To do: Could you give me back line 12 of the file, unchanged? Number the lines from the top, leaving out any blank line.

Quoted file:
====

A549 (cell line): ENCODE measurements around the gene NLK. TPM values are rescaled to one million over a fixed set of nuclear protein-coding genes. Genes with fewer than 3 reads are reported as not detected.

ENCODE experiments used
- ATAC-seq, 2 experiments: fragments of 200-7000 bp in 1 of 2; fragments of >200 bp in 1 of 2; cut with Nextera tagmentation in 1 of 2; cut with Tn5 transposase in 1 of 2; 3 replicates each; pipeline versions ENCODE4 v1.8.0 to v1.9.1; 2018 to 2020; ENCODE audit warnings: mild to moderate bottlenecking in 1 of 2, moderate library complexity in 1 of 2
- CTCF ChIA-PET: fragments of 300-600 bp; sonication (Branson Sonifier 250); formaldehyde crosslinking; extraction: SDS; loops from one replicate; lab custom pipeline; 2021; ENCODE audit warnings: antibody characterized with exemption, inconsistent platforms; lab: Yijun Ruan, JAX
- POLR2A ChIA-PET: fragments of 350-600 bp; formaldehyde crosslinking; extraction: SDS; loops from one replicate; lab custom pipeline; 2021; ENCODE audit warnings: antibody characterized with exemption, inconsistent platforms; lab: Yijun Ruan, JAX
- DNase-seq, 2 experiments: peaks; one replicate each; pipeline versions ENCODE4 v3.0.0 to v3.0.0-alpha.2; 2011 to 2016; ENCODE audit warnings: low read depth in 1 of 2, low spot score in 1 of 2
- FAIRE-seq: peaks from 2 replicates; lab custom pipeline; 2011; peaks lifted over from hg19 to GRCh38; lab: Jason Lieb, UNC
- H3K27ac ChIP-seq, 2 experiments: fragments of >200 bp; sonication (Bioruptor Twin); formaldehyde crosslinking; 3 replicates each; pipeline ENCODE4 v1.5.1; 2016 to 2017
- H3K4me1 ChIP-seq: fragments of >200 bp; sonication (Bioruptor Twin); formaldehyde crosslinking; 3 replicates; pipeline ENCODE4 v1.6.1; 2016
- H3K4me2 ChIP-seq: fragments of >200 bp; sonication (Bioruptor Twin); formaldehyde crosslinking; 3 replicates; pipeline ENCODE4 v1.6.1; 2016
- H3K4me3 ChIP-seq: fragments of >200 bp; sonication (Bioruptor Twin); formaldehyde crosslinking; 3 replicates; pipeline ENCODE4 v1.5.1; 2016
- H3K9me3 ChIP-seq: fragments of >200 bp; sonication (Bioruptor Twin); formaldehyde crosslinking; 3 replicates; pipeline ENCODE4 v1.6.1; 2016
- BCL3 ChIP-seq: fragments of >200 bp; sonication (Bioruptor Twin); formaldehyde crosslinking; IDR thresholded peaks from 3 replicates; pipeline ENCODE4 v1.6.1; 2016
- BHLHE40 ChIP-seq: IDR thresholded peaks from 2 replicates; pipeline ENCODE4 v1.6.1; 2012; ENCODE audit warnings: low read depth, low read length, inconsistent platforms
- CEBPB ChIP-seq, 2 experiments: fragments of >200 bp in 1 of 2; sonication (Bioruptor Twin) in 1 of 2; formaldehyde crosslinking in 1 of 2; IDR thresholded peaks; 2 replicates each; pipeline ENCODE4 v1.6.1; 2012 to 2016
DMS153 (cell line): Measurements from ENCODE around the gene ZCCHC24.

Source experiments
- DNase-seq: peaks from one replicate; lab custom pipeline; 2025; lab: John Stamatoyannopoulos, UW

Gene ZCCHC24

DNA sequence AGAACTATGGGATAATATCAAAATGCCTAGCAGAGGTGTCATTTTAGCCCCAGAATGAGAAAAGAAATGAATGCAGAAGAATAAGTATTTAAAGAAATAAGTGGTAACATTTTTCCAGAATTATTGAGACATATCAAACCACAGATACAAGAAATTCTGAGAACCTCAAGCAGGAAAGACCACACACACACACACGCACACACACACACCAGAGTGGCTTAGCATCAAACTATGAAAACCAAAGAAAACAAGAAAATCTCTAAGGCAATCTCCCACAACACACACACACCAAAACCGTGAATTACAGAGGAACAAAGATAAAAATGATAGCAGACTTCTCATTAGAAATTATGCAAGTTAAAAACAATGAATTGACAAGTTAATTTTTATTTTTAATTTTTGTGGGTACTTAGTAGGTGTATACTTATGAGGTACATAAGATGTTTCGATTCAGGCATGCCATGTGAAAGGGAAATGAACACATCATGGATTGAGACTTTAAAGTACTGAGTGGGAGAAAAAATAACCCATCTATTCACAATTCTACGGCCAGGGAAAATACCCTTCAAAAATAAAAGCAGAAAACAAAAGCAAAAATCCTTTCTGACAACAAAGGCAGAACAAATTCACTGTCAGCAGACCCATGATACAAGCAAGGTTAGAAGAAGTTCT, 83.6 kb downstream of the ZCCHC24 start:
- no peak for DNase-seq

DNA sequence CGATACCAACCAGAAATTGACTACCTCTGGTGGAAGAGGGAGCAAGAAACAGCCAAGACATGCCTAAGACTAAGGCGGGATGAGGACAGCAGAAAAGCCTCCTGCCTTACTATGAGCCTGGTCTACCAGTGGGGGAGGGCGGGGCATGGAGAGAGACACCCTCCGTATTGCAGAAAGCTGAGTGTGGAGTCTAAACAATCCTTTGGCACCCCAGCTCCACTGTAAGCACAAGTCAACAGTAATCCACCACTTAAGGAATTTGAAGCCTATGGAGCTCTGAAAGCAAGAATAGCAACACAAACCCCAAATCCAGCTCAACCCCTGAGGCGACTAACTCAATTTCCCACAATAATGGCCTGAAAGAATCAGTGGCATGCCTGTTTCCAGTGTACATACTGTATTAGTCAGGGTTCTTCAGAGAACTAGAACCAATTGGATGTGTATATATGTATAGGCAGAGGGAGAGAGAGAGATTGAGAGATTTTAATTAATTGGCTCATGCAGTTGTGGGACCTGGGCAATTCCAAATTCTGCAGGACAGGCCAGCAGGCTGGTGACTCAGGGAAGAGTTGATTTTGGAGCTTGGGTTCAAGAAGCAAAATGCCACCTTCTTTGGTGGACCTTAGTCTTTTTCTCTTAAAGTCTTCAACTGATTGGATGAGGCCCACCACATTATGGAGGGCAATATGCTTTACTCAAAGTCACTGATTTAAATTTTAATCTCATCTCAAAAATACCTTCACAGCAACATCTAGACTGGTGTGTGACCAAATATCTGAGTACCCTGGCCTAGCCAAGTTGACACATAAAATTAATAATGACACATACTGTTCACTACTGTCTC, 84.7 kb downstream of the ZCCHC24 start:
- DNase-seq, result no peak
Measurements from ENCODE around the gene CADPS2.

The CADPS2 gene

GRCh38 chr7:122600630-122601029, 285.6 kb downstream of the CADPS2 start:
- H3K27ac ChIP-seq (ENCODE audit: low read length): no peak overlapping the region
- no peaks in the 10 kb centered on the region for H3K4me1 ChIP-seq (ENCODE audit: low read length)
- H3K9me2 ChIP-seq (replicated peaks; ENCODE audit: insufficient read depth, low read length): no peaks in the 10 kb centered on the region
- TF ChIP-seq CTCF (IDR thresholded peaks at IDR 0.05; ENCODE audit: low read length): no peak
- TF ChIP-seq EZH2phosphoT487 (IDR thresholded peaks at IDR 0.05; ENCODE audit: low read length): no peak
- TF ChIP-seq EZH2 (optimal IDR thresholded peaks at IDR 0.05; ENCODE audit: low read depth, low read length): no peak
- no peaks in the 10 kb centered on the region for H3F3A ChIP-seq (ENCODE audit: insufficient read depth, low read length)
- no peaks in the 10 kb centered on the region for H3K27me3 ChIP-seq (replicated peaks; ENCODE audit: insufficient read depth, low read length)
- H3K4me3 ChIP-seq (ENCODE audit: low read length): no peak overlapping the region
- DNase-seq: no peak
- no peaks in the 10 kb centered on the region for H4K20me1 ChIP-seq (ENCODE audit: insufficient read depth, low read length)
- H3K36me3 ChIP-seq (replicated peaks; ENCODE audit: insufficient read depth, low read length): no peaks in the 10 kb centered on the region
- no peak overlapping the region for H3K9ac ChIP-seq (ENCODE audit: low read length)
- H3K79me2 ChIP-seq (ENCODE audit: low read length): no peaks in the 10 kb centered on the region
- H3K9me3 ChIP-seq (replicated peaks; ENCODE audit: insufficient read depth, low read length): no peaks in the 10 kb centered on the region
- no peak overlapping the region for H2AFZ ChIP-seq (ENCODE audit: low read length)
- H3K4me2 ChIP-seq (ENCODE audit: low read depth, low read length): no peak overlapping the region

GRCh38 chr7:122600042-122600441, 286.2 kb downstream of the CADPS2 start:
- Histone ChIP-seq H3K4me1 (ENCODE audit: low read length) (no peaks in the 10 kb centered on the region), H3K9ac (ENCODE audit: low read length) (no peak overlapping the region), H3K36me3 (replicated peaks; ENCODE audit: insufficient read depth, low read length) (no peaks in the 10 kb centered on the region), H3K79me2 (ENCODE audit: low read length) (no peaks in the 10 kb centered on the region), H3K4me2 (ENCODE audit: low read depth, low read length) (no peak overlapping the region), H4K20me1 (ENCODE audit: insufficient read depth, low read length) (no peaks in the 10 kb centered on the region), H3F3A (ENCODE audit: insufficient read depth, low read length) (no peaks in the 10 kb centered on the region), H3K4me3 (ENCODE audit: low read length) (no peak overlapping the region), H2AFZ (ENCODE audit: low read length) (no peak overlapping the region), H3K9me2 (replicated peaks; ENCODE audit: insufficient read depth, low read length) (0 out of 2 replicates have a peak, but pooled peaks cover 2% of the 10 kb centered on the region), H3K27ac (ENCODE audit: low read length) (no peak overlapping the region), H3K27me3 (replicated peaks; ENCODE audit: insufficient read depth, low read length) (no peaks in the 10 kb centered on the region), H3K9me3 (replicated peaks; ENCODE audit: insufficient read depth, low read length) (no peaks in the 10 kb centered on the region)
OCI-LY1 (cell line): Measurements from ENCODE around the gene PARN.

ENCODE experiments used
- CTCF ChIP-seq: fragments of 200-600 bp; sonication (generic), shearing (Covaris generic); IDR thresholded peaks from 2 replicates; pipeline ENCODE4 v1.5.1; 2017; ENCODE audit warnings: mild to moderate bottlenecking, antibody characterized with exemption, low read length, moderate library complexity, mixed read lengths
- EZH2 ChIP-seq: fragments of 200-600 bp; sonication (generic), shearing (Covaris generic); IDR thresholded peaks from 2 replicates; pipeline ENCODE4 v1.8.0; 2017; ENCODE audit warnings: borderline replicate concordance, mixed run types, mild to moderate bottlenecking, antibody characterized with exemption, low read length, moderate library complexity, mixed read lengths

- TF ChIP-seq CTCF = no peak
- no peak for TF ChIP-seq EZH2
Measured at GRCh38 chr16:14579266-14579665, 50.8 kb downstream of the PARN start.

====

- H3K9me3 ChIP-seq: fragments of >200 bp; sonication (Bioruptor Twin); formaldehyde crosslinking; 3 replicates; pipeline ENCODE4 v1.6.1; 2016